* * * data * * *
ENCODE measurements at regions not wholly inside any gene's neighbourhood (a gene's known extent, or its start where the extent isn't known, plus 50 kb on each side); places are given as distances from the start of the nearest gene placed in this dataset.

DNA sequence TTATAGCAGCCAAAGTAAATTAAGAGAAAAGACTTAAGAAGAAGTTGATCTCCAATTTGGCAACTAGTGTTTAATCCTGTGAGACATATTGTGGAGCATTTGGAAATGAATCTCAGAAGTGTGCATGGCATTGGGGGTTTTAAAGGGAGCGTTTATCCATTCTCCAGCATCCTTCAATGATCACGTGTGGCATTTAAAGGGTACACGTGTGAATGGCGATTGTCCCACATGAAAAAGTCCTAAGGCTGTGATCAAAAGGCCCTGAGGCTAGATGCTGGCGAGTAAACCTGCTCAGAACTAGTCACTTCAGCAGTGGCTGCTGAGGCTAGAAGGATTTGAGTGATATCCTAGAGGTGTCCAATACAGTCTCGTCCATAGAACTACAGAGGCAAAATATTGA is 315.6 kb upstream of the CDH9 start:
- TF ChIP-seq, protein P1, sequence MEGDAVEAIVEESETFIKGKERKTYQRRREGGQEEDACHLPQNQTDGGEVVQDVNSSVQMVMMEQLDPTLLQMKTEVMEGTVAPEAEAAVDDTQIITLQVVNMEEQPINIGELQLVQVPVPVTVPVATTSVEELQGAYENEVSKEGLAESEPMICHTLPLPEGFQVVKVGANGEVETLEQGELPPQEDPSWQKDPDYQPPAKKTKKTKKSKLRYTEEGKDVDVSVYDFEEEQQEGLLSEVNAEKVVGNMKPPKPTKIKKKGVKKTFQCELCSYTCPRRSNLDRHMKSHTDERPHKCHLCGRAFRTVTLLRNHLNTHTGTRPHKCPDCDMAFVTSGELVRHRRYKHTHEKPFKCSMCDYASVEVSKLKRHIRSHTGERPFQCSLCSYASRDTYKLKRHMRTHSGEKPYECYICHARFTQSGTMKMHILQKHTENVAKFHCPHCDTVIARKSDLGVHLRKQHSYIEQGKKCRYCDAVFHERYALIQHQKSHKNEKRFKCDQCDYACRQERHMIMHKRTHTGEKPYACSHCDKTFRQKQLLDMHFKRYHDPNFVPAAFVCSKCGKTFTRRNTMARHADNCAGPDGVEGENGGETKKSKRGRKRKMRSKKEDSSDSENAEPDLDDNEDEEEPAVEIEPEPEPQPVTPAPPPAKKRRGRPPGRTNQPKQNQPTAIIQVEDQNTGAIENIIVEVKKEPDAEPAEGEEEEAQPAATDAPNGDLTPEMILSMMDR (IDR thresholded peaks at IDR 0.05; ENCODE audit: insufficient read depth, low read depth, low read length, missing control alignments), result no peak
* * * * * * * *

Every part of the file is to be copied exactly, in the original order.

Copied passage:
ENCODE measurements at regions not wholly inside any gene's neighbourhood (a gene's known extent, or its start where the extent isn't known, plus 50 kb on each side); places are given as distances from the start of the nearest gene placed in this dataset.

DNA sequence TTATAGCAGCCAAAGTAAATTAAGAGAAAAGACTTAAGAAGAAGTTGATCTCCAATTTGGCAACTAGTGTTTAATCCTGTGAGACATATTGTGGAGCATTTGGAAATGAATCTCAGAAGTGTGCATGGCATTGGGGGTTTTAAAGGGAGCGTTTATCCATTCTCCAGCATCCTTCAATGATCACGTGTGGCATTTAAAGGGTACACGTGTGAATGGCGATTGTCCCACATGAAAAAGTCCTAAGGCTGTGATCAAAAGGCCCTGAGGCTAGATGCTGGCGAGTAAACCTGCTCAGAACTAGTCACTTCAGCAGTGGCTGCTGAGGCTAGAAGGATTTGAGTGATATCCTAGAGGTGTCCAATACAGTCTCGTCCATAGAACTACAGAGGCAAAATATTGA is 315.6 kb upstream of the CDH9 start:
- TF ChIP-seq, protein P1, sequence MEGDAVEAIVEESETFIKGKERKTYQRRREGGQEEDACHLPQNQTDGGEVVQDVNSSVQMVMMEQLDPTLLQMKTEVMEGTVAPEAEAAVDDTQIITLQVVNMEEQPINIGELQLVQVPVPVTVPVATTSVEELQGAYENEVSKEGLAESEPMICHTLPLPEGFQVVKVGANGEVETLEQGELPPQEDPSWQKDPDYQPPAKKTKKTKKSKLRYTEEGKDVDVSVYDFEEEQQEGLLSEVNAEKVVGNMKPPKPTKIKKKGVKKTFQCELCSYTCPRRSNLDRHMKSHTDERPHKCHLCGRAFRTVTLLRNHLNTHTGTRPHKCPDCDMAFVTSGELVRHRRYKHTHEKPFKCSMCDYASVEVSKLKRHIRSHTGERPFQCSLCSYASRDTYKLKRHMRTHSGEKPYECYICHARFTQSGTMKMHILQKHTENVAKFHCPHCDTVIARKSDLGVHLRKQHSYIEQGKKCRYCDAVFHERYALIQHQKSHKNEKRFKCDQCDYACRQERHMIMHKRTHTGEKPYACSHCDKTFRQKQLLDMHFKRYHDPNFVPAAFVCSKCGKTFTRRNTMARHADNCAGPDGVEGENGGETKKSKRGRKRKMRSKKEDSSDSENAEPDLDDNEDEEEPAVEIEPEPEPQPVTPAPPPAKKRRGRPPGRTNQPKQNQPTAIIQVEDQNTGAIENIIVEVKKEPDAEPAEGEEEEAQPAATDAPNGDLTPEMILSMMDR (IDR thresholded peaks at IDR 0.05; ENCODE audit: insufficient read depth, low read depth, low read length, missing control alignments), result no peak